Balancing out the drama are some true comic gems, like "I Want a Hippopotamus for Christmas," which the ten-year-old Gayla Peevey took to number 24 on the Billboard charts in 1963. Mr. Haller does an impressive job of channeling his own inner child in his charming performance. Perhaps the biggest laughs of the evening, though, came from the Valentine's Day entry, Marilyn Miller and Cheryl Hardwick's "Making Love Alone," a hymn of praise in beguine tempo to (ahem) taking matters into one's own hands. Bernadette Peters brought the house down with it on The Tonight Show in 1989. The Haller and Fox team got even more mileage out of it by taking it just a bit slower, giving the audience room to laugh at the song's many jokes.

As I have written previously, Mr. Haller never fails to deliver a combination of theatrical smarts and vocal authority that has made him one of our town's principal cabaret exports. He and Mr. Fox also have a great rapport on stage, something that was obvious in their last effort, The Medicine Show. Expert direction by Gaslight Cabaret Festival producer Jim Dolan kept everything moving at a good pace and helped insure the sense of a dramatic arc that, in my view, is a major characteristic of a well-designed cabaret performance. The capacity crowd at the Gaslight Theater clearly loved what they saw.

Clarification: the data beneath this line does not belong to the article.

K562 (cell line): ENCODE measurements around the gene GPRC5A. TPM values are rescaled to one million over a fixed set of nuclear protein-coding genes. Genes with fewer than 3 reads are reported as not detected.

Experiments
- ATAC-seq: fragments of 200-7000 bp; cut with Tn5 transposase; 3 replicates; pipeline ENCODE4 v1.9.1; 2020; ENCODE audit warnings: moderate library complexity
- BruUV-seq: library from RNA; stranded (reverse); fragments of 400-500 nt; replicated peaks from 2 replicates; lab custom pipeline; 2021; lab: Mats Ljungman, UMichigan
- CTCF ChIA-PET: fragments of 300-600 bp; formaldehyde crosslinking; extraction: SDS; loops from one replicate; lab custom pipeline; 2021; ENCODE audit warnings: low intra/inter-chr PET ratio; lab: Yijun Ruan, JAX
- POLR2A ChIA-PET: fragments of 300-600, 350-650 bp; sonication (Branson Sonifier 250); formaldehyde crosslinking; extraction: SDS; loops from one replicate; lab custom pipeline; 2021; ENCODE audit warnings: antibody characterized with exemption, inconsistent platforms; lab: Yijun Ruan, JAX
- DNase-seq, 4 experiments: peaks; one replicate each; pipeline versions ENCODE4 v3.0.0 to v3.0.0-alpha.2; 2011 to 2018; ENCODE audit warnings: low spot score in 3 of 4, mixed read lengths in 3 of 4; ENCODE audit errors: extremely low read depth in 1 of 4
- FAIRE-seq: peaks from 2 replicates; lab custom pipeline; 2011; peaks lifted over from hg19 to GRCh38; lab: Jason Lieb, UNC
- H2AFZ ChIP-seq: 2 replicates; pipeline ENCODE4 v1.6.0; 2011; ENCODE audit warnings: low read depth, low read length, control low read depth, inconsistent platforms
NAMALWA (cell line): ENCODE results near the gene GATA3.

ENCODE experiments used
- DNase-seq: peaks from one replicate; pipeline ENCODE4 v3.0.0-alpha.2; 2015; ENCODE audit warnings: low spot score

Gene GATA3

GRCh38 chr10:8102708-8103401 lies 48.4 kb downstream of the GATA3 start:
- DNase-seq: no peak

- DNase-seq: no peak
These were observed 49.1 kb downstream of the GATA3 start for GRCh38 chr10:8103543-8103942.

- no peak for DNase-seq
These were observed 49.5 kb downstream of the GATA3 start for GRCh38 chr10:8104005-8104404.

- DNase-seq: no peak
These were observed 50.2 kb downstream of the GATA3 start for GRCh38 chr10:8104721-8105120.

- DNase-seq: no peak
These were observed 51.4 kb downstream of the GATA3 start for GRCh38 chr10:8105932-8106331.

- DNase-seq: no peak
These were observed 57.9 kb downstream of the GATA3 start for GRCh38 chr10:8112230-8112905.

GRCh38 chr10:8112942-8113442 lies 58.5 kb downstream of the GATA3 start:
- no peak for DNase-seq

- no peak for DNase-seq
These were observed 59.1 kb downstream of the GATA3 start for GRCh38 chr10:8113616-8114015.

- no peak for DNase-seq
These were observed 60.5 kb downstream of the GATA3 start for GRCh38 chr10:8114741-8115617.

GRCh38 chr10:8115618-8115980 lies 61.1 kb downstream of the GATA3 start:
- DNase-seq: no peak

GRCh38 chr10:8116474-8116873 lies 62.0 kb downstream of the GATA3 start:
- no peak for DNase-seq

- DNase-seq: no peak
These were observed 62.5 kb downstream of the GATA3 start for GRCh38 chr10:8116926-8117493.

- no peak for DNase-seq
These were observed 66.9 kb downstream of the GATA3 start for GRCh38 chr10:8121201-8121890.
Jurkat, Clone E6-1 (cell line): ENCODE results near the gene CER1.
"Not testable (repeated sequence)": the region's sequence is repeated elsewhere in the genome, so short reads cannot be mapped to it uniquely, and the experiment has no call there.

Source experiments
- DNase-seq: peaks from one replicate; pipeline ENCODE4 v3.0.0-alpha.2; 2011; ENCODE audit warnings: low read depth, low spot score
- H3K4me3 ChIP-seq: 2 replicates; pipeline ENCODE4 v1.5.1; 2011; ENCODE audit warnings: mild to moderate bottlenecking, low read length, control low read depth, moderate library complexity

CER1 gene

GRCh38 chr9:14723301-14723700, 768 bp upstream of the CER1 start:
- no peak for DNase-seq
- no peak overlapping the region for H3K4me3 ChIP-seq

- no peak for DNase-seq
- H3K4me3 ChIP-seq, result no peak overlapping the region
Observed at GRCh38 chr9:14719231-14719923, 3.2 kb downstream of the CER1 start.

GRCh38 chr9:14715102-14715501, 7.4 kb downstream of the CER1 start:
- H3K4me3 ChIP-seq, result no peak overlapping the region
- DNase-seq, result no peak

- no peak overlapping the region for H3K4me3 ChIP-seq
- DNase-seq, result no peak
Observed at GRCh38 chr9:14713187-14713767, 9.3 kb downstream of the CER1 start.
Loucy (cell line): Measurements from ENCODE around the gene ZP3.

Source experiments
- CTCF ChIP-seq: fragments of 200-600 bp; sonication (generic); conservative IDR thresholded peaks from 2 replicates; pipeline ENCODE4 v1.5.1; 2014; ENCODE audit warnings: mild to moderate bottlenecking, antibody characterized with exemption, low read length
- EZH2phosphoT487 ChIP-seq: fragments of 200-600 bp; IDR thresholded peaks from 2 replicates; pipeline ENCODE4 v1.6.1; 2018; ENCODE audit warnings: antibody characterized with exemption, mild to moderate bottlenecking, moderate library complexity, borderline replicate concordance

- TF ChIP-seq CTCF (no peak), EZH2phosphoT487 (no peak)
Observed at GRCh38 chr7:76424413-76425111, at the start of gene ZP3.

That said, I have to note that while it may be true that, as the old wheeze goes, an elephant never forgets, there's no escaping the fact that people do. On opening night, Mr. Haller occasionally got lost in a couple of lyric-heavy numbers, which suggests to me that there might be too many of those in the show. That's a very minor complaint, though, which is why it's at the very end of this review.

Ken Haller and Marty Fox will reprise Happy Haller Days! at 8 p.m. on Thursday, November 9, at the Gaslight Theater in the Central West End, as part of the Gaslight Cabaret Festival. It's a tremendously entertaining evening from one of our best and most prolific cabaret stars; go and enjoy.